Mounting scientific evidence shows kids need boredom to function at their highest levels. How fascinating is that?
You want your child to be engaged and stimulated. So it’s no wonder you take their boredom seriously. That you look for ways of “fixing it” with activities or playdates or (easiest of all) technology. That you develop a fear of your children’s boredom, and strive to prevent it at almost any cost.
Before you know it, you are the Minister for Entertainment – and engaging your child’s imagination has become your portfolio.
Yet studies of “bored” brains reveal high levels of subliminal activity – so much so that researchers increasingly believe that boredom is to the mind what sleep is to the body: a complex, restorative state in which information is synthesized and new connections wired.
Allowing your kids to experience “the presence of an absence” – whether that means staring out the window in the backseat of the car, making shadow puppets on the wall of a sun-filled bedroom, or idly watching a line of ants on drill parade – is a parental duty you may never have thought about before.
What does your child really mean when she moans that she is “bored” – or flings the judgment “BORE-ing!” at any life experience that does not involve a wifi signal and an on-off button?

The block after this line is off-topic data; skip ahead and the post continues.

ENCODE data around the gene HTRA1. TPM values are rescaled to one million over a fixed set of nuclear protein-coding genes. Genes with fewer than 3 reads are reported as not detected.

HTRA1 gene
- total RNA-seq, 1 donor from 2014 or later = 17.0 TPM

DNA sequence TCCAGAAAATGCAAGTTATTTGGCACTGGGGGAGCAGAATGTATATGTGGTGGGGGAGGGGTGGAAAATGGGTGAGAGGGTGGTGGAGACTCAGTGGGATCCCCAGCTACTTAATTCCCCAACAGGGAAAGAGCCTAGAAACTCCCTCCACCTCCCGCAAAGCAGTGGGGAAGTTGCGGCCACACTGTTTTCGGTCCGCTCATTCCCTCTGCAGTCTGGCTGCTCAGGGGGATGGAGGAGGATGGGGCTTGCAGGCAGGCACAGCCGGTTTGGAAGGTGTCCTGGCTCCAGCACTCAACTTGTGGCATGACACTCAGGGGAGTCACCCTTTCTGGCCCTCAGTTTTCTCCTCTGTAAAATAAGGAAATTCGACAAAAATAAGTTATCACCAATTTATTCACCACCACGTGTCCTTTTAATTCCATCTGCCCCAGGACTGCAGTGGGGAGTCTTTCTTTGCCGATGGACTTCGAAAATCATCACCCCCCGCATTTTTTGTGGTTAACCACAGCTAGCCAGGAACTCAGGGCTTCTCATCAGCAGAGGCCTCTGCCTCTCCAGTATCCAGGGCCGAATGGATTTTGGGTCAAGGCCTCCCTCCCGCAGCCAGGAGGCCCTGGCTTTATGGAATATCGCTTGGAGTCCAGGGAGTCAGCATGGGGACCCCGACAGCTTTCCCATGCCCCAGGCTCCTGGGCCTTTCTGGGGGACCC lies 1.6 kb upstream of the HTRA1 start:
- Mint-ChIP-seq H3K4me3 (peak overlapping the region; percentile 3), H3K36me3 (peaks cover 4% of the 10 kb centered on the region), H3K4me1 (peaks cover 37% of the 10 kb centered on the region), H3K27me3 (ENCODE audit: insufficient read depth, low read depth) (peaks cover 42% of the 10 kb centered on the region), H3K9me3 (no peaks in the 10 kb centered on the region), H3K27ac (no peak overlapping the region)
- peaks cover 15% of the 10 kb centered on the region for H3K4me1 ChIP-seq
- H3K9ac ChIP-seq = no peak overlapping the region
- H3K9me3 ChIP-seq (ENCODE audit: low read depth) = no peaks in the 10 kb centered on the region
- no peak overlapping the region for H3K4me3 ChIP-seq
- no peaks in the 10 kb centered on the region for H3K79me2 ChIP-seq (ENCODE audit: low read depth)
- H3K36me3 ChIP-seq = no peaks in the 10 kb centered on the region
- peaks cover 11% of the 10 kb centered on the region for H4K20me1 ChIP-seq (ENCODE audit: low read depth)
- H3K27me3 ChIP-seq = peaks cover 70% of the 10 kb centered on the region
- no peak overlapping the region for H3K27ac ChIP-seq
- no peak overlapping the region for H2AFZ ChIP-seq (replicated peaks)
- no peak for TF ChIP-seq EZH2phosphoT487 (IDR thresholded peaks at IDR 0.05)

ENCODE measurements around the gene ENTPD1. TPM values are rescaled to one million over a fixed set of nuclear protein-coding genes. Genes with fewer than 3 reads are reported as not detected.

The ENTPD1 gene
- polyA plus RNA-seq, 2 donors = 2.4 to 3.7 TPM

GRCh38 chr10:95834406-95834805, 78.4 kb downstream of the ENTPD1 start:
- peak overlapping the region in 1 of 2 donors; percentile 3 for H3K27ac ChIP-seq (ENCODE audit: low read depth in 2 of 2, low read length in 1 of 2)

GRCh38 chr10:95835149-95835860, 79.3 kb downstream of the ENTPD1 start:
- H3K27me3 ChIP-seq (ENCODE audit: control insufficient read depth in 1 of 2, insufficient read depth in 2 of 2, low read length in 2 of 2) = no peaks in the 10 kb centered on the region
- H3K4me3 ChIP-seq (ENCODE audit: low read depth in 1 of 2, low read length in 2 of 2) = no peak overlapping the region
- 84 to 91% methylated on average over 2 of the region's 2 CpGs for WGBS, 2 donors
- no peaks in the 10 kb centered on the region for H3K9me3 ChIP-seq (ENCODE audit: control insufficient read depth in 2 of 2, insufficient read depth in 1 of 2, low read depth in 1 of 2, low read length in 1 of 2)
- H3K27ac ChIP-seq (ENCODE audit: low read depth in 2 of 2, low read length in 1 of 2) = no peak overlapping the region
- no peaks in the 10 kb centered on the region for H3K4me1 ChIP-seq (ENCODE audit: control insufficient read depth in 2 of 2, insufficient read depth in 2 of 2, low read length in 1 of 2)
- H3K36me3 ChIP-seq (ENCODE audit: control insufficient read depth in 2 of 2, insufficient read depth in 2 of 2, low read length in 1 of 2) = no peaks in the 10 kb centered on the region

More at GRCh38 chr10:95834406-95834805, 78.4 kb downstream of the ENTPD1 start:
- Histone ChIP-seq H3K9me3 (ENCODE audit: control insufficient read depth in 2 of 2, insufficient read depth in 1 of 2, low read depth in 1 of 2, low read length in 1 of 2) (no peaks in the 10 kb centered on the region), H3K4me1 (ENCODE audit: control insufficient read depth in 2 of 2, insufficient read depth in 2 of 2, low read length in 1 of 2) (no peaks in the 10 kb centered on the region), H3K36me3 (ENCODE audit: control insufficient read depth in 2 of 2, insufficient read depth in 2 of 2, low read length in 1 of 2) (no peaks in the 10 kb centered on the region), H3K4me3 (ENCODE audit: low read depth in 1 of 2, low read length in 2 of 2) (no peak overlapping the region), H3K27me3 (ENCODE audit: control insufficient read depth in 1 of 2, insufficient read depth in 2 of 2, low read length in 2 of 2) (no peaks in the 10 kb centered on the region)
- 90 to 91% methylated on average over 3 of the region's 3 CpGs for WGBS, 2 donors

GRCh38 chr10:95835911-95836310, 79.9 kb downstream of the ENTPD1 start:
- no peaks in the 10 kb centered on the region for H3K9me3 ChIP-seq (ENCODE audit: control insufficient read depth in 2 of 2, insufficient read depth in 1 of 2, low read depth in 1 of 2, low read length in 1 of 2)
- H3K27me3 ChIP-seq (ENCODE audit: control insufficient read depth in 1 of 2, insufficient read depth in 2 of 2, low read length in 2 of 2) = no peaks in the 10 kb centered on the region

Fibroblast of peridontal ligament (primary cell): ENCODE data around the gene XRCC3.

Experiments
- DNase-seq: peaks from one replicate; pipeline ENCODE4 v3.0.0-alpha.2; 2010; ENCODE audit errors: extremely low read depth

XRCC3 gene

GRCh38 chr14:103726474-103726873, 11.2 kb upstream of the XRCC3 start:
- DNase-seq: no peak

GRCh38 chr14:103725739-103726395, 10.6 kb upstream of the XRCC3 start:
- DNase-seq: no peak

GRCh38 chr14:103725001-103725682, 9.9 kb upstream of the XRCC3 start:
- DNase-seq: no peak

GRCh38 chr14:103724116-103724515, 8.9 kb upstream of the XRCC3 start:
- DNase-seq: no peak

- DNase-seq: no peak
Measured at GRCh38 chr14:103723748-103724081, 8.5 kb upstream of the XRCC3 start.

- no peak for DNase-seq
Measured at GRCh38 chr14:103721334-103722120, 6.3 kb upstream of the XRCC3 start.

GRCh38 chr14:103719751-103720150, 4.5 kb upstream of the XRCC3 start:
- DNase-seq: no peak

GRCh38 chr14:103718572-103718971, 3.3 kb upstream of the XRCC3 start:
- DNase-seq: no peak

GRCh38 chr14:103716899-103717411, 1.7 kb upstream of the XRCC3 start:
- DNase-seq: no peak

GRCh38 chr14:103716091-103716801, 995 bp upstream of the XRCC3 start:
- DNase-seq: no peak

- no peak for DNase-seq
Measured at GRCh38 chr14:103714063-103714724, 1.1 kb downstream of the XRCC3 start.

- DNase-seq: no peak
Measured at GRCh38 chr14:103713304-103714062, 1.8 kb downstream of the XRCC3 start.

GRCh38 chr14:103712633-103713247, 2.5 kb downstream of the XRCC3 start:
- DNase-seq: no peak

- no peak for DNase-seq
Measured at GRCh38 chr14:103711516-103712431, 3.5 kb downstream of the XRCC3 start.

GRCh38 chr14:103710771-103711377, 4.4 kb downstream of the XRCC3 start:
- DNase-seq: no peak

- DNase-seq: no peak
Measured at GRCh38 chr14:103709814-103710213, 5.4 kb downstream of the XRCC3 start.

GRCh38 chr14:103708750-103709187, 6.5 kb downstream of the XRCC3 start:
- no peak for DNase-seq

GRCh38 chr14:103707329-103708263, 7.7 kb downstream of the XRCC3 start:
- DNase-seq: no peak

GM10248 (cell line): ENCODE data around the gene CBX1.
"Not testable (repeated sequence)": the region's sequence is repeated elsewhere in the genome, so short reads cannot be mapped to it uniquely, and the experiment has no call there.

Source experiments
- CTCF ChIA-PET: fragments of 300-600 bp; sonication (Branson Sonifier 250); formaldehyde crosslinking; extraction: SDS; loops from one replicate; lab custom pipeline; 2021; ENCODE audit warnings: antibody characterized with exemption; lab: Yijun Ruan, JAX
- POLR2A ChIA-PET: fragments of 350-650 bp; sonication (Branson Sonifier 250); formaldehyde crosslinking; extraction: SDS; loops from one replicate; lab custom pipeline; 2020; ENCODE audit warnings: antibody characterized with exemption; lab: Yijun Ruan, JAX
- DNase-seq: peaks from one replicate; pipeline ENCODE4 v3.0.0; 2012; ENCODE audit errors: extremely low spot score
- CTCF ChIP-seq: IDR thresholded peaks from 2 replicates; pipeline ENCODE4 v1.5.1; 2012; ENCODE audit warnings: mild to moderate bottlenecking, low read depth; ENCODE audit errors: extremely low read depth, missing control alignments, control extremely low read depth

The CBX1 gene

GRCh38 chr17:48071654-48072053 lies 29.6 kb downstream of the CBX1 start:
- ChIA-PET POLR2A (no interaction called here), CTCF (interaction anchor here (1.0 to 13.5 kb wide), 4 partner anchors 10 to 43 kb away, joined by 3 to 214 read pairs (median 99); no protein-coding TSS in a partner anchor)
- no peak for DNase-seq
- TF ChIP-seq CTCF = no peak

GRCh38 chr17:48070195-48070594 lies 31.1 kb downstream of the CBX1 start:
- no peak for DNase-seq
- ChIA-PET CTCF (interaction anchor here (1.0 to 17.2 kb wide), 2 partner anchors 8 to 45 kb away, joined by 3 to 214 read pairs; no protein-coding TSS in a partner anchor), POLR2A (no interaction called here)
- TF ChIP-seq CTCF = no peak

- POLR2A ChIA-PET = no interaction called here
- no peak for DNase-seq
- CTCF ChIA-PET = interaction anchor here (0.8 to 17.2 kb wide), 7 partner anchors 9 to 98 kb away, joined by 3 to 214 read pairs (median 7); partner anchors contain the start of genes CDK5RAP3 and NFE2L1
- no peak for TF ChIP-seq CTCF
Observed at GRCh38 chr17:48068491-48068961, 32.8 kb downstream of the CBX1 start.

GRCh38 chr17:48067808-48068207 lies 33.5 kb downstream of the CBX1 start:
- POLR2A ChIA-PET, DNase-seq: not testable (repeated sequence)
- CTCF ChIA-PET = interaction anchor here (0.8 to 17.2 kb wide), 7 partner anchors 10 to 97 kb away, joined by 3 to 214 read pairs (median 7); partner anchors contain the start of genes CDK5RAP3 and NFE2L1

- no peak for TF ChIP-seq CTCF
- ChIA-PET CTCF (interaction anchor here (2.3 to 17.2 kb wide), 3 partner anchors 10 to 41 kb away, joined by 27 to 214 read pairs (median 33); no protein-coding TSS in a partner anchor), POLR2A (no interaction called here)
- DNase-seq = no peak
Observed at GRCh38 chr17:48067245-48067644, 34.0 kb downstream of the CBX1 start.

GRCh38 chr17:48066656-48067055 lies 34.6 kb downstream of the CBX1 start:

It’s a tough one, because the term “boredom” has become a catch-all for a bewildering array of emotional states, ranging from confusion to fear to hostility. Here a few fun facts ithat will help you get under the hood of this most common of kid complaints.
Cricketing legend Sir Don Bradman credited an under-stimulating bush childhood with his astounding skill as a batsman. Hitting a ball with a stick was literally all he did for fun for tens of thousands of hours. Deprivation? Maybe. But just think how a Nintendo Wii might have changed the course of sporting history.
“The capacity to be bored can be a developmental achievement for the child,” says acclaimed British psychotherapist and author Adam Phillips. “In the muffled, sometimes irritable confusion of boredom the child is reaching to a recurrent sense of emptiness out of which his real desire can crystallize.” Depriving a child of this space – which we dishonor with the off-hand designation “downtime” – is a serious (though understandable) mistake.
Boredom and Transformation
Is it true, as some parents glibly insist, that “there is no such thing as boredom – only boring people?” Admittedly, it’s a good line. But the science suggests otherwise. Boredom is real. And not only real but potentially really important to our capacity to think and create and achieve mastery.
Like a fallow field, the mind of a “bored” child may seem unproductive – but deep transformations are taking place just below the surface.
Today, our always-connected offspring process more information in a day than previous generations did in a lifetime. In some ways, boredom has never been less of a problem – and more of an opportunity.
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